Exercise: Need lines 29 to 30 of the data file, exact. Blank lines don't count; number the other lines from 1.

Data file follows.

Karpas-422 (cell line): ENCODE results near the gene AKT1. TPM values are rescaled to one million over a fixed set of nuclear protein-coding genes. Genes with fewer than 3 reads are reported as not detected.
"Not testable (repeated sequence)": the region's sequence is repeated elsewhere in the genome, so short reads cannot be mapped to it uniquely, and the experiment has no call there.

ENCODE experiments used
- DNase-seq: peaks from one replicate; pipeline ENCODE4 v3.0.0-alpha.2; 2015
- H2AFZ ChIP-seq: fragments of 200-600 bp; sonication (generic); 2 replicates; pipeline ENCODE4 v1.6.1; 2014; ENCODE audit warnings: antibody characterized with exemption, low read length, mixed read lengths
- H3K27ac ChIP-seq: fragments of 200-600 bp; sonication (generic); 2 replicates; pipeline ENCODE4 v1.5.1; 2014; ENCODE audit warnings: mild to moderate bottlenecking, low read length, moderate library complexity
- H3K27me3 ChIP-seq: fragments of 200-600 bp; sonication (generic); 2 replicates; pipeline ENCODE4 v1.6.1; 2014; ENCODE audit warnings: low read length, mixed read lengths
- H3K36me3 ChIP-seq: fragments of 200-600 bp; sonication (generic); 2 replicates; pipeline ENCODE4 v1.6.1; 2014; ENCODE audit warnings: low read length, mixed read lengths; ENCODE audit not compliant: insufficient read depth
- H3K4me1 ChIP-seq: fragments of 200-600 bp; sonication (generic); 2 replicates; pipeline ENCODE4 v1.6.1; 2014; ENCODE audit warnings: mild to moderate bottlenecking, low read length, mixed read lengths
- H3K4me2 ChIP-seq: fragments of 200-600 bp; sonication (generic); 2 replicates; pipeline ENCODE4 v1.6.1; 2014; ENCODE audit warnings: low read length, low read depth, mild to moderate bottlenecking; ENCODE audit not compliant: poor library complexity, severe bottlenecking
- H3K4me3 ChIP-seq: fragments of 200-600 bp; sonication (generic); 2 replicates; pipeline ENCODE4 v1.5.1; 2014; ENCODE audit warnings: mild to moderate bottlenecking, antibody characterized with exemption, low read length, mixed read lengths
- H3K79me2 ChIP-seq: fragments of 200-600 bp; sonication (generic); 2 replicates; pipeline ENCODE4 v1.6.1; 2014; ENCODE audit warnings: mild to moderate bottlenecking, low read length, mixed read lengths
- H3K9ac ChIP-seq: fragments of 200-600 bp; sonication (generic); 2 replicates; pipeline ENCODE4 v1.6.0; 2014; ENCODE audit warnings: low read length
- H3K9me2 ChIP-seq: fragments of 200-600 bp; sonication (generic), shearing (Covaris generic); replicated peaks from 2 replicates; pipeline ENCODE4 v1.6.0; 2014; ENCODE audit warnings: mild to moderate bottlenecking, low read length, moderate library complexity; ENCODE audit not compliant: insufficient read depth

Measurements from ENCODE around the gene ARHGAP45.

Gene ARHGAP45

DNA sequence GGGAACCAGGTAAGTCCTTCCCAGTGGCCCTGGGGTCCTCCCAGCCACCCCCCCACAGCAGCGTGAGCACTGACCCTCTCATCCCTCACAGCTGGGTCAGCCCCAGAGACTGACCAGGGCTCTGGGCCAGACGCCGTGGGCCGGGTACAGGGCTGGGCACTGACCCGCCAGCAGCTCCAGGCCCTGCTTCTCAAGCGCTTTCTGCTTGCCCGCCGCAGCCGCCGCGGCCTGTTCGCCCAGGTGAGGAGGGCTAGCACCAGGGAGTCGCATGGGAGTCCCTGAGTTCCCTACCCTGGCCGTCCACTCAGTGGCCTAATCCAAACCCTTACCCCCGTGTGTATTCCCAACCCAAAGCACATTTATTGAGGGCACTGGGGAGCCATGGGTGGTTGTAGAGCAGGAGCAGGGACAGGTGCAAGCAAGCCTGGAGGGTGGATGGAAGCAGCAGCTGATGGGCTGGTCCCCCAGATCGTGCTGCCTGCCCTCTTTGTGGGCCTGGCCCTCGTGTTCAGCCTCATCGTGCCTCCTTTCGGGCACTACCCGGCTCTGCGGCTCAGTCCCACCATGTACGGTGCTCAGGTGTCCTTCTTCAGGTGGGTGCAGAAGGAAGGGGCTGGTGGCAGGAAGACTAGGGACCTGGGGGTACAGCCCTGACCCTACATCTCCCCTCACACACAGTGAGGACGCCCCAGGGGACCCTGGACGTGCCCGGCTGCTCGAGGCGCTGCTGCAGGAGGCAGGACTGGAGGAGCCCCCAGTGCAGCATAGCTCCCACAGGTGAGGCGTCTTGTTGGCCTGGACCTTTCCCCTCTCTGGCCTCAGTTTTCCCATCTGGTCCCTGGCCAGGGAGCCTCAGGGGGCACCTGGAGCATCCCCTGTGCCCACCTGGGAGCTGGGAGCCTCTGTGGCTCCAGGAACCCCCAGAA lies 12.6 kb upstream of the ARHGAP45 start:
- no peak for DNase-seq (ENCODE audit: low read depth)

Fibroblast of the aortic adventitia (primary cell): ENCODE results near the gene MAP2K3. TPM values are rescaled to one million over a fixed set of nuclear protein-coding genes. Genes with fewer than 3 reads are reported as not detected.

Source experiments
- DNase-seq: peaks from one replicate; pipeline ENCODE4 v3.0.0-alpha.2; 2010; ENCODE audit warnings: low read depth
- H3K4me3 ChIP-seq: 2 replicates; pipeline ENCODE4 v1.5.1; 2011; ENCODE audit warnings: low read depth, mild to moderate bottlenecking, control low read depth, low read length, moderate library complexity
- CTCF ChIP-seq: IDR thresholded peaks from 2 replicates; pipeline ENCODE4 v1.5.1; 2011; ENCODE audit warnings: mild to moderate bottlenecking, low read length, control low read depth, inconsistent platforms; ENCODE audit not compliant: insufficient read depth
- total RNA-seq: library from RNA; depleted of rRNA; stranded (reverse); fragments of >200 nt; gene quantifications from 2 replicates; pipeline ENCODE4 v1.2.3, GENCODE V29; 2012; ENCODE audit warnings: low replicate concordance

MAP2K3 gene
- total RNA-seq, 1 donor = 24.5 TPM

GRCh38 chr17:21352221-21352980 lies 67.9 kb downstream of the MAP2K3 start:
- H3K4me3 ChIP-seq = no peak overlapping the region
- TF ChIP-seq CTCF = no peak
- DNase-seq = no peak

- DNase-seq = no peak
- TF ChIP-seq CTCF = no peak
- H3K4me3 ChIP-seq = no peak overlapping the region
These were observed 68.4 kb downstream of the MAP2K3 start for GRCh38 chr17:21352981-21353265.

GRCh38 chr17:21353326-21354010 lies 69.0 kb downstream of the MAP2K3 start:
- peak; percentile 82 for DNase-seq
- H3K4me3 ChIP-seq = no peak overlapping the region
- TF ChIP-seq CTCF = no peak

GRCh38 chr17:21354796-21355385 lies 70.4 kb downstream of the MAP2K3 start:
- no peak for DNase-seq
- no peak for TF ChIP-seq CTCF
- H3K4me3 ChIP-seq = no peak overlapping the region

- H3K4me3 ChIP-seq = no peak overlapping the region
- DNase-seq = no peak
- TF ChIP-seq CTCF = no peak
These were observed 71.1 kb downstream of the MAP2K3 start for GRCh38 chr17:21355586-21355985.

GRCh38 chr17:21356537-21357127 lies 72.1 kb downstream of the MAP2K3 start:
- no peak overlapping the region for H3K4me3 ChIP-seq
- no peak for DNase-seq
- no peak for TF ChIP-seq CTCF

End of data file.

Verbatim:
- TF ChIP-seq CTCF = no peak
- DNase-seq = no peak